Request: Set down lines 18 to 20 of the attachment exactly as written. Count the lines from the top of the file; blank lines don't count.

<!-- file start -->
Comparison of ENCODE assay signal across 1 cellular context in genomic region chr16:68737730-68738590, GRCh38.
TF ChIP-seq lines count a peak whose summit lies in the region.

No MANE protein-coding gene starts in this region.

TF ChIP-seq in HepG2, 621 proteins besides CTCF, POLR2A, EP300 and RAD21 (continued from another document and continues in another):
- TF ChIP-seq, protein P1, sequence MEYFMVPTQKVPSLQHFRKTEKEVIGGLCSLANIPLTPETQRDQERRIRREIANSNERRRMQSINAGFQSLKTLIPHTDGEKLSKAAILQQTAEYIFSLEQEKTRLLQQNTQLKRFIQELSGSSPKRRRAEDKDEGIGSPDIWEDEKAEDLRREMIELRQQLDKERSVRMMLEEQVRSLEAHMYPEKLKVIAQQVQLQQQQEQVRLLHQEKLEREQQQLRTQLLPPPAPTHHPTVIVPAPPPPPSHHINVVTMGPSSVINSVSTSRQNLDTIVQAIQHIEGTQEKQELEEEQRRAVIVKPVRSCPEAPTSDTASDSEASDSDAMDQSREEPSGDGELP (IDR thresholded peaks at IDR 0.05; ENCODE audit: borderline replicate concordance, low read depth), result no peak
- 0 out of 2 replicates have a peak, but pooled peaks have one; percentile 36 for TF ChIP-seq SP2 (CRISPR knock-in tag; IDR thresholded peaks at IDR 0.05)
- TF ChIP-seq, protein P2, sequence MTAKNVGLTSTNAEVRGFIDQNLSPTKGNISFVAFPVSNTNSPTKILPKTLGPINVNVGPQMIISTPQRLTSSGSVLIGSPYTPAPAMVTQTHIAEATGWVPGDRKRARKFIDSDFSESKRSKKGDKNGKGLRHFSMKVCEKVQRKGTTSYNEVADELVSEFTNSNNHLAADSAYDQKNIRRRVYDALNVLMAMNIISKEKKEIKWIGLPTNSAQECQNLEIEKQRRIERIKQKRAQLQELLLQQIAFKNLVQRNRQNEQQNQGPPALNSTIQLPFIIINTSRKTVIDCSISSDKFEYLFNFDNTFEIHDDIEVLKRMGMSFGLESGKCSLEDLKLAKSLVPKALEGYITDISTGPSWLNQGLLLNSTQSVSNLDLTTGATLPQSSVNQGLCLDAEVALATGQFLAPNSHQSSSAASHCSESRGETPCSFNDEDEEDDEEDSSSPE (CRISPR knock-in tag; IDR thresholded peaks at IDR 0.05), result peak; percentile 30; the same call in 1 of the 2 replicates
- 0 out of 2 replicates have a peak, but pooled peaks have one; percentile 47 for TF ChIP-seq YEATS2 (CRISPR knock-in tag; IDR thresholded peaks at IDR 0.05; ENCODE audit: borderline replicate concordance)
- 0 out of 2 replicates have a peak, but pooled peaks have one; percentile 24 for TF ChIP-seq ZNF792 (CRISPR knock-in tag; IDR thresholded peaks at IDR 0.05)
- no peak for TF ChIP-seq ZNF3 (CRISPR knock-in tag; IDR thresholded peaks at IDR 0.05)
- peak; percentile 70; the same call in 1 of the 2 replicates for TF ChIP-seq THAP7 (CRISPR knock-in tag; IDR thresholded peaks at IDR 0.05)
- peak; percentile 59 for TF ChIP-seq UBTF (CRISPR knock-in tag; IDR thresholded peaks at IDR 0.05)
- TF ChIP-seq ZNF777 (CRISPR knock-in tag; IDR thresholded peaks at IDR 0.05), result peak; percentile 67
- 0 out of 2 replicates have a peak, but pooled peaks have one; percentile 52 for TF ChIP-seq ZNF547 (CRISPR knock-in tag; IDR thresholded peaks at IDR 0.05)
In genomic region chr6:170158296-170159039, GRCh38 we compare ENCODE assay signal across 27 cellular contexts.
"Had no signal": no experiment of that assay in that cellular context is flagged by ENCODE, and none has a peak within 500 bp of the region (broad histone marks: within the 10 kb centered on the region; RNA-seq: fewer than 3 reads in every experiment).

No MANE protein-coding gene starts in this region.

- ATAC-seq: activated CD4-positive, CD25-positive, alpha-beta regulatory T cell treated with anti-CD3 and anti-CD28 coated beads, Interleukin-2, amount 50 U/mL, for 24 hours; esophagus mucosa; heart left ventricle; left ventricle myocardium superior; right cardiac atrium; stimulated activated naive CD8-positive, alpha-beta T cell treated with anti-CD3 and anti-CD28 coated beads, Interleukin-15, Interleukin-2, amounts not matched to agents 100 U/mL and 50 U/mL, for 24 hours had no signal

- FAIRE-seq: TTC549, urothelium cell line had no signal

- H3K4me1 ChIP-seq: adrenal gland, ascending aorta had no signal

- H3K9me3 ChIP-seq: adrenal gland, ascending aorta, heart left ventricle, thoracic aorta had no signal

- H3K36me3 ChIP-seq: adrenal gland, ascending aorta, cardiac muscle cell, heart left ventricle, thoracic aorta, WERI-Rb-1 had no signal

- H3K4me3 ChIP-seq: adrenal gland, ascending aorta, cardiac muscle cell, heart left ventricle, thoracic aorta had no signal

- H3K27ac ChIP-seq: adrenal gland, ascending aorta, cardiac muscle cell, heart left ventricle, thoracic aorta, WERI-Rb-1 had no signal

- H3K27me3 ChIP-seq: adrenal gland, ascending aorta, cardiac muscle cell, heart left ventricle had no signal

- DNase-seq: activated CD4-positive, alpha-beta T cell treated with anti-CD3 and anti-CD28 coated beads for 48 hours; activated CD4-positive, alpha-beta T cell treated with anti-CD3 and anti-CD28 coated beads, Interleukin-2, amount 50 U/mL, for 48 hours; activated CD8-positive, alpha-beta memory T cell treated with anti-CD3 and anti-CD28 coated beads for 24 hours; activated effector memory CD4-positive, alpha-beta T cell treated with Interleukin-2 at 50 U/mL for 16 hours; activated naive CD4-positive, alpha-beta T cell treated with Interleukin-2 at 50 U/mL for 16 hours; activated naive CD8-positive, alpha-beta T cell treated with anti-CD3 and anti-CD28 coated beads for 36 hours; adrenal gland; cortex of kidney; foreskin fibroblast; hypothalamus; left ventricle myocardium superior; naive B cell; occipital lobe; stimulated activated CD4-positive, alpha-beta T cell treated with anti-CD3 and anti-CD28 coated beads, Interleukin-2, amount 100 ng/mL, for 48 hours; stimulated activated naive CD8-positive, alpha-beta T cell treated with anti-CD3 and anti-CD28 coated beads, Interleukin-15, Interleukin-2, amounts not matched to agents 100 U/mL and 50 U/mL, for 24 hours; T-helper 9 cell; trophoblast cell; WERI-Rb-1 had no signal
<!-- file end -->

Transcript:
- ATAC-seq: activated CD4-positive, CD25-positive, alpha-beta regulatory T cell treated with anti-CD3 and anti-CD28 coated beads, Interleukin-2, amount 50 U/mL, for 24 hours; esophagus mucosa; heart left ventricle; left ventricle myocardium superior; right cardiac atrium; stimulated activated naive CD8-positive, alpha-beta T cell treated with anti-CD3 and anti-CD28 coated beads, Interleukin-15, Interleukin-2, amounts not matched to agents 100 U/mL and 50 U/mL, for 24 hours had no signal

- FAIRE-seq: TTC549, urothelium cell line had no signal

- H3K4me1 ChIP-seq: adrenal gland, ascending aorta had no signal